Nudelman N-37

The Nudelman N-37 was a 37 mm (1.46 in) aircraft autocannon used by the Soviet Union. It was designed during World War II by V. Ya. Nemenov of A.E. Nudelman's OKB-16 to replace the earlier Nudelman-Suranov NS-37 and entered service in 1946. It was 30% lighter than its predecessor at the cost of a 23% lower muzzle velocity.

Nudelman N-37
Chinese NL-37 Cannon.jpg
Chinese N-37 at the Beijing Military Museum
TypeSingle-barrel autocannon
Place of originUSSR
Service history
In service1946 -
Used bySoviet armed forces and export customers
Production history
DesignerV. Ya. Nemenov
Produced1946 – ca.1960
  • N-37
  • N-37D
  • N-37L
  • NN-37
Mass103 kg (227 lb)
Length2,455 millimetres (96.7 in) (N-37D)
Barrel length1,361 millimetres (53.6 in)

Cartridge weight735 g/26 oz HEI-T, 760 g/27 oz AP-T
Caliber37 mm (1.46 in)
ActionShort recoil
Rate of fire400 rounds per minute
Muzzle velocity690 m/s (2,260 ft/s)

The N-37 was a sizable weapon firing a massive (735 g/26 oz HEI-T, 760 g/27 oz AP-T) shell. Its muzzle velocity was still considerable, but its rate of fire was only 400 rounds per minute. The weapon's considerable recoil and waste gases were problematic for turbojet fighter aircraft, as was finding space for the gun and a useful amount of ammunition, but a single shell was often sufficient to destroy a bomber.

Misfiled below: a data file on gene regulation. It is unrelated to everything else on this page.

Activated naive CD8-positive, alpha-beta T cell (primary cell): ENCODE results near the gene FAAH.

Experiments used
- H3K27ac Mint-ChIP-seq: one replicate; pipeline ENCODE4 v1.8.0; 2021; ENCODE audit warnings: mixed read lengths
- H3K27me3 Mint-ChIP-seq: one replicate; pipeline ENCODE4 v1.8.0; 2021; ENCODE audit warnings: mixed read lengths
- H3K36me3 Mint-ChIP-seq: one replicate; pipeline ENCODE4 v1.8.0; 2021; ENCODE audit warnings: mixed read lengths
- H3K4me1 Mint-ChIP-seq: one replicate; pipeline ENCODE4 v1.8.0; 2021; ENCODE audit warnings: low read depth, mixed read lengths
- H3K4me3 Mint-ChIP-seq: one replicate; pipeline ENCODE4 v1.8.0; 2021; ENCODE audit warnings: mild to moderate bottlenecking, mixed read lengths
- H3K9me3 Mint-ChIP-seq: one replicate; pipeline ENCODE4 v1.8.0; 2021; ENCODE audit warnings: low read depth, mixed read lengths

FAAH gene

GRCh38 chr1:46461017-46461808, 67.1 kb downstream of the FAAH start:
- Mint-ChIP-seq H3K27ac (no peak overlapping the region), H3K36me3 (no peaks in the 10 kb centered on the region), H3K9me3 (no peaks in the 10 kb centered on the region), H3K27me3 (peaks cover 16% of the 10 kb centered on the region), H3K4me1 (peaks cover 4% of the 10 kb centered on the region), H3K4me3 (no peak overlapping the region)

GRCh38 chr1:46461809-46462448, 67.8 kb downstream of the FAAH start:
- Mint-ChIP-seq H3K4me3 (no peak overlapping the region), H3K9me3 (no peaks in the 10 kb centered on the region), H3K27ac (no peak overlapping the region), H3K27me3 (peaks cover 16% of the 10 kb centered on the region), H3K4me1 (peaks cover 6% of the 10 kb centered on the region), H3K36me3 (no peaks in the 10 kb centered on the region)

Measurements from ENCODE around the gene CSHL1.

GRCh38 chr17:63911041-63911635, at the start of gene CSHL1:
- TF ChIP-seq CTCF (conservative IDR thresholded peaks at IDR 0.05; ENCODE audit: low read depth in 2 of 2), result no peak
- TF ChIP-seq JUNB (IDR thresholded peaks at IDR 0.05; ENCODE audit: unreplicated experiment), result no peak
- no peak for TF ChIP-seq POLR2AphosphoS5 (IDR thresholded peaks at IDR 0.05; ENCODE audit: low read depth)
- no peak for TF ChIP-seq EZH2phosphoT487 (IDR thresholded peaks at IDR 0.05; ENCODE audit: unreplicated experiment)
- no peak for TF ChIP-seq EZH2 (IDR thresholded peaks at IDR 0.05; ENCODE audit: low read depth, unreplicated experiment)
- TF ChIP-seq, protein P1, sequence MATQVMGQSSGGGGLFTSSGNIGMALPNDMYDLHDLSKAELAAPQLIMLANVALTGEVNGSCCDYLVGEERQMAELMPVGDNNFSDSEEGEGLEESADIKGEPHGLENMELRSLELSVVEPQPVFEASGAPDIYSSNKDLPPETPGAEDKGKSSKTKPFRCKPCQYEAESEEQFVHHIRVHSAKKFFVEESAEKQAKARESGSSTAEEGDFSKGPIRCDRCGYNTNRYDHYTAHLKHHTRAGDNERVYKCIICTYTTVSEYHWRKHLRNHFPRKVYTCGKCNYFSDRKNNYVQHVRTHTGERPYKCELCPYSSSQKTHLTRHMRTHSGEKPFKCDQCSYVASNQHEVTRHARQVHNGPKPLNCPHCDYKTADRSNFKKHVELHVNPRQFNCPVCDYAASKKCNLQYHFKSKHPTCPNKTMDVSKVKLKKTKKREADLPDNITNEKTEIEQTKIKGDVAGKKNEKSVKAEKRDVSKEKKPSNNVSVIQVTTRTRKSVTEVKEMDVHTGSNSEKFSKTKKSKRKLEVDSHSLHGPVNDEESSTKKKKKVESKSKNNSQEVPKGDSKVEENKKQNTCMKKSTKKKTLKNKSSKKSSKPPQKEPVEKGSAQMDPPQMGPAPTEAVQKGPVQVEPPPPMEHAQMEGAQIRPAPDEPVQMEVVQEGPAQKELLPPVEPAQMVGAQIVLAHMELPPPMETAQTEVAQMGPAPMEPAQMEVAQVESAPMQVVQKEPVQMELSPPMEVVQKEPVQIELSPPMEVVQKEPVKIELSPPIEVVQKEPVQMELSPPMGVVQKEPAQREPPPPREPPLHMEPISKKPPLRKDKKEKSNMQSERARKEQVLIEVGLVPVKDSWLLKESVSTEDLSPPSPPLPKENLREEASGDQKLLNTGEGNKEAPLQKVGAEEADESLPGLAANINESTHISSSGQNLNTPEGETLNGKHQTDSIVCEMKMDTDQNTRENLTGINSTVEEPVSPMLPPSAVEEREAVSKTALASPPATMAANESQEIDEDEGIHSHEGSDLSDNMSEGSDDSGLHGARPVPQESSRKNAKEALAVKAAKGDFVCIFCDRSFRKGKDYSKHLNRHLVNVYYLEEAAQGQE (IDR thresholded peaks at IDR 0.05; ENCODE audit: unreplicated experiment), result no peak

The N-37 was used in the MiG-9, MiG-15, MiG-17, and early MiG-19 fighters, the Yakovlev Yak-25, and others. Production lasted through the late 1950s, although it remained in service for many years afterwards.


N-37D (front)
Basic version without muzzle brake
N-37 with muzzle brake
N-37 with 1950mm long barrel (had no muzzle brake)
Improved N-37L developed during the late 1950s for the Yak-27 reconnaissance aircraft. The NN-37 differed from the N-37L in having a pneumatic counter-recoil accelerator, therefore achieving a rate of fire of 600–700rpm. The ammunition feed mechanism was redesigned as well on this version.
Type 37 aircraft cannon
Chinese licensed / copy production


The Soviet archives detail the following production numbers by year:[1]

  • 1947 — 518
  • 1948 — 508
  • 1949 — 1,314
  • 1950 — 3,043
  • 1951 — 3,885
  • 1952 — 4,433
  • 1953 — 4,600
  • 1954 — 1,700
  • 1956 — 285

Comparable WeaponsEdit

See alsoEdit


  1. ^ Shirokograd, p. 129; no number given for 1955


  • Koll, Christian (2009). Soviet Cannon - A Comprehensive Study of Soviet Arms and Ammunition in Calibres 12.7mm to 57mm. Austria: Koll. p. 341. ISBN 978-3-200-01445-9. Archived from the original on 2009-10-19. Retrieved 2020-12-12.
  • Широкорад А.Б. (2001) История авиационного вооружения Харвест (Shirokorad A.B. (2001) Istorya aviatsionnogo vooruzhenia Harvest. ISBN 985-433-695-6) (History of aircraft armament)

External linksEdit